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Goat Yoga At Mad Lavender Farm


Article by Karen Kwong

Photography by Karen Kwong and Provided

Lavender fields are popular places for summer outdoor portraits in New Jersey. Every year, I research different lavender farms nearby for prime photo time. I discovered that Mad Lavender Farm in Milford, NJ not only has beautiful lavender fields for photos, but also offers goat yoga classes. They rolled out a series of "Sound Bath and Goat Yoga Therapy" workshops in August this year. I have long heard that animal yoga has great benefits for our overall wellness. Out of curiosity, I reached out to the farm and inquire about participating in one for my very first animal yoga and sound bath experience.

Meet the Instructor Ava Marino, Maitri Yoga

Ava is a certified yoga instructor who lives locally with her husband and two sons and her most favorite furry best friends - her dog Sid and cats Rocky and Louie (Source: Mad Lavender Farm website). She is passionate about healing yoga classes which include Restorative, Yin, Yoga Nidra, and Sound Baths. In addition to Mad Lavender Farm, she teaches yoga in Flemington, NJ and Clinton, NJ at several locations. She also teaches private sessions. You can reach her at and 908.303.5124.

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Ava teaching the Sound Bath and Goat Yoga Therapy Workshop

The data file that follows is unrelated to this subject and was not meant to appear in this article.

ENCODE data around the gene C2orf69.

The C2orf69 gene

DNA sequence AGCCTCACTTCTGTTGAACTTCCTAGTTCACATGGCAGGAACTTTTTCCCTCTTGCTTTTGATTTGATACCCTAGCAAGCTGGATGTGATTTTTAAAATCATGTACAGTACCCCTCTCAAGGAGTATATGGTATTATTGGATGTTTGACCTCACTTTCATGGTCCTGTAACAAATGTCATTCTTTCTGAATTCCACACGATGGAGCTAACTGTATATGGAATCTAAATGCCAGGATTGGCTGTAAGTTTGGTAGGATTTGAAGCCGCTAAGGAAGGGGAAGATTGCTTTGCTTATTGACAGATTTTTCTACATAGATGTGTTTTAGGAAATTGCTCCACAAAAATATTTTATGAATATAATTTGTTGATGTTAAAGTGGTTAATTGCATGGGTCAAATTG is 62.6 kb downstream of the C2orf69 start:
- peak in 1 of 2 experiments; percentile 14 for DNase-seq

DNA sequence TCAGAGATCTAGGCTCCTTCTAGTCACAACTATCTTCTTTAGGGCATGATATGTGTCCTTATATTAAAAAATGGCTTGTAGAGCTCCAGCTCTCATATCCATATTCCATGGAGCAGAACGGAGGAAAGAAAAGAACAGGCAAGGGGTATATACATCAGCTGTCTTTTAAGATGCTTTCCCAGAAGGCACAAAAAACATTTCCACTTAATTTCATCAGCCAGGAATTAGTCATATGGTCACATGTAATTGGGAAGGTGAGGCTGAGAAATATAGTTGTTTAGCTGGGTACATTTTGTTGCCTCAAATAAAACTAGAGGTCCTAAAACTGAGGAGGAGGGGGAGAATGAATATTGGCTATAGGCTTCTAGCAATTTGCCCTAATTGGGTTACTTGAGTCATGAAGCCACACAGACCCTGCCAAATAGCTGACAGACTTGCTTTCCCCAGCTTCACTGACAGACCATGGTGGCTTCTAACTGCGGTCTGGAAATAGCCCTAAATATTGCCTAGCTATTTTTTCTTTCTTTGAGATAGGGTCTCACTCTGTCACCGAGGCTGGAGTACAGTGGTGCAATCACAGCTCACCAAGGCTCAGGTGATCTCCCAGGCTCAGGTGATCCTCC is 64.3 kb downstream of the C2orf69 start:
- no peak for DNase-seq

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Workshop Format

The workshop is held under the shade trees inside a paddock. During COVID-19, it is limited to 8 participants for social distancing. COVID-19 protocols have eliminated the tipi option, where goat yoga classes are held in the event of rain, as the events must be presented outdoors now. The farm used to provide the yoga mats along with a towel to cover the mat. However during COVID-19, to prepare for the workshop, you need to bring your own yoga mat, a towel to put under the mat, a water bottle, and your mask. Lavender Orange Hand Sanitizer and Bug Master made by the farm are supplied for your safety.

The session begins with a ceremonial smudge to cleanse the energy of negativity and initiate a calming atmosphere (Source: Mad Lavender Farm website).

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Then you will be immersed in a Sound Bath generated by Tibetan brass singing bowls. These bowls have been used for centuries for healing and meditation. They create a range of different sounds and frequencies that benefit the listener by “tuning up” our vibrational frequencies. Each part of our bodies has its own frequency and the sound of the bowls allow the body to harmonize out of sync frequencies to a healthier state. Tibetan singing bowls have been said to reduce stress and anxiety, improve circulation, balance energy centers throughout the body, increase mental clarity and promote an overall state of well being (Source: Mad Lavender Farm website).

Ava with a Tibetan brass singing bowl in her hand

Now it is time to introduce the friendly and curious baby Dwarf Nigerian goats.

Ava then would customize each group’s experience to the level of yoga they are comfortable with, their interaction with the baby goats and the safety and comfort of the group. 

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The baby goat standing on my back with the green collar on is "Princess Leia". She was given this name because she was born on May 4th. Both "Princess Leia" and "Muffin" had appeared in my June photoshoot of my girls at the farm.